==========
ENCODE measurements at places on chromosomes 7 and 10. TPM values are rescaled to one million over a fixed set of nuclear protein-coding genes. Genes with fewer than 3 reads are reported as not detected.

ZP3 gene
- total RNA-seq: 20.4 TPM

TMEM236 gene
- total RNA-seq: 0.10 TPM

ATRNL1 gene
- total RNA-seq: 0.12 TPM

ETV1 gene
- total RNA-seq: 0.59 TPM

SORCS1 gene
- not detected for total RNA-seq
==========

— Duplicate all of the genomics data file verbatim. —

ENCODE measurements at places on chromosomes 7 and 10. TPM values are rescaled to one million over a fixed set of nuclear protein-coding genes. Genes with fewer than 3 reads are reported as not detected.

ZP3 gene
- total RNA-seq: 20.4 TPM

TMEM236 gene
- total RNA-seq: 0.10 TPM

ATRNL1 gene
- total RNA-seq: 0.12 TPM

ETV1 gene
- total RNA-seq: 0.59 TPM

SORCS1 gene
- not detected for total RNA-seq